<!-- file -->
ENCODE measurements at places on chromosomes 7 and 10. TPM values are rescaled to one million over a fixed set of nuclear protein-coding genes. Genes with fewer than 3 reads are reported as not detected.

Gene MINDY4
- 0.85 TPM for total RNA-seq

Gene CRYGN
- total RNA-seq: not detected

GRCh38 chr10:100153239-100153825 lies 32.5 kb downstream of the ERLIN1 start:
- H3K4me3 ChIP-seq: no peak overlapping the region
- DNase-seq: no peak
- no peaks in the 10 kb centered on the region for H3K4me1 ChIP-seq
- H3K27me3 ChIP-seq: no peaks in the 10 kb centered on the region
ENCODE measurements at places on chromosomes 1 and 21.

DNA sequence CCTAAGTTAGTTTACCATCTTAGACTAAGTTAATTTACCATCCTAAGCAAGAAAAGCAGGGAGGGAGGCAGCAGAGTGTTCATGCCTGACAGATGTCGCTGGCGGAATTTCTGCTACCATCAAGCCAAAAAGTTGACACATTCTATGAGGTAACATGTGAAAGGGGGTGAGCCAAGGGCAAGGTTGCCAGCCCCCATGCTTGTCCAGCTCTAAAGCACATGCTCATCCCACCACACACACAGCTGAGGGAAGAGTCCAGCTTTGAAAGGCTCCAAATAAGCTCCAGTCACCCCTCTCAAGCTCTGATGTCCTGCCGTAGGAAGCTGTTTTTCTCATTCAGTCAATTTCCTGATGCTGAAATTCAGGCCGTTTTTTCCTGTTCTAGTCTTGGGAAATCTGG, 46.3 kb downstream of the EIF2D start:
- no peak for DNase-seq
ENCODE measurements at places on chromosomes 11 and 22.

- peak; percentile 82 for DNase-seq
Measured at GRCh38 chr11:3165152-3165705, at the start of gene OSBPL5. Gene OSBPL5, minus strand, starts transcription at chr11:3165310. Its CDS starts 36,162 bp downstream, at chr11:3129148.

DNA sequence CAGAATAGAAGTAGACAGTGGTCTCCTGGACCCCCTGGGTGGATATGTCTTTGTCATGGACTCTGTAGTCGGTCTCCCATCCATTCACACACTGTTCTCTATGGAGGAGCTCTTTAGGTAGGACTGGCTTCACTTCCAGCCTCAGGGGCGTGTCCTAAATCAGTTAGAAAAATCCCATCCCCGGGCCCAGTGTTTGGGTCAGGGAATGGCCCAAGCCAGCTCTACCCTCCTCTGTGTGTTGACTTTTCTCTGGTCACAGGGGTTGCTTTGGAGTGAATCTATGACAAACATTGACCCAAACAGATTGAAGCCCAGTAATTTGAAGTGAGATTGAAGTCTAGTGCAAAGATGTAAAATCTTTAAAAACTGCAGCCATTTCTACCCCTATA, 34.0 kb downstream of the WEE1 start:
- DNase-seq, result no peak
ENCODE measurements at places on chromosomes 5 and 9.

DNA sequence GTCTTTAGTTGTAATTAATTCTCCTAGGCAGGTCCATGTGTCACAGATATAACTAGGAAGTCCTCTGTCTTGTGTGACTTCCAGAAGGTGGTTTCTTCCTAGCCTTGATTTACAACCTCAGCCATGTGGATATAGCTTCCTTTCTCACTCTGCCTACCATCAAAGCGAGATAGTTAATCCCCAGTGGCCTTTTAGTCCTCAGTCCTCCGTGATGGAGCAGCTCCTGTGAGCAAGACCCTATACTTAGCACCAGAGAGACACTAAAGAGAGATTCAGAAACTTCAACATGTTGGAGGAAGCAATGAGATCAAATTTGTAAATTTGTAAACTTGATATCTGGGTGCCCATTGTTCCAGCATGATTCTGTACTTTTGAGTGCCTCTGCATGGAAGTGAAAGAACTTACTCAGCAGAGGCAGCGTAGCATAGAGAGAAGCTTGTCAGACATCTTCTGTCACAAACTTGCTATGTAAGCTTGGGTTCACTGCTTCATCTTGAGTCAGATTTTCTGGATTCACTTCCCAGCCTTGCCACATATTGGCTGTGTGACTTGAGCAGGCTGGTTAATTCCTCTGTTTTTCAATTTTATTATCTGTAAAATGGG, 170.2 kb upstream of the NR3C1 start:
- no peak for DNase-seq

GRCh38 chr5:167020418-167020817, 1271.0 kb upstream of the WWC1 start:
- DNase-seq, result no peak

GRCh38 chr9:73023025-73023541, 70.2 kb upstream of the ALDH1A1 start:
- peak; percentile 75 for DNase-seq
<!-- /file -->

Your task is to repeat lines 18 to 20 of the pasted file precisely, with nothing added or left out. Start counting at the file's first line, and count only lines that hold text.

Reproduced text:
- DNase-seq, result no peak
ENCODE measurements at places on chromosomes 5 and 9.

DNA sequence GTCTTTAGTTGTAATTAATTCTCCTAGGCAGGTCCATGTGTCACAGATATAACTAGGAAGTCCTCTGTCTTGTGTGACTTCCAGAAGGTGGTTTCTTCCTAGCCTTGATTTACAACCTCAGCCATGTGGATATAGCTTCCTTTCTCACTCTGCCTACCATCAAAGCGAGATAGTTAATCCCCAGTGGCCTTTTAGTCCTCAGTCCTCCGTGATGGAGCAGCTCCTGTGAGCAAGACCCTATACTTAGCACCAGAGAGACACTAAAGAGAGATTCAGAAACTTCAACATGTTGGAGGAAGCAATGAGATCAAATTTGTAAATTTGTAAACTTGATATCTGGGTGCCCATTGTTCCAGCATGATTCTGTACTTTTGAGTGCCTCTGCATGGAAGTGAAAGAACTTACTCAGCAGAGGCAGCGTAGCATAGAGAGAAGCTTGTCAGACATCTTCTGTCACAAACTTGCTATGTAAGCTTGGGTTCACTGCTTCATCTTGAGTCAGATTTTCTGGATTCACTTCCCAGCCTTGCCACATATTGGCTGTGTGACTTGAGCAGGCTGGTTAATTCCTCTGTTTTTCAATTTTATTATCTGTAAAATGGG, 170.2 kb upstream of the NR3C1 start: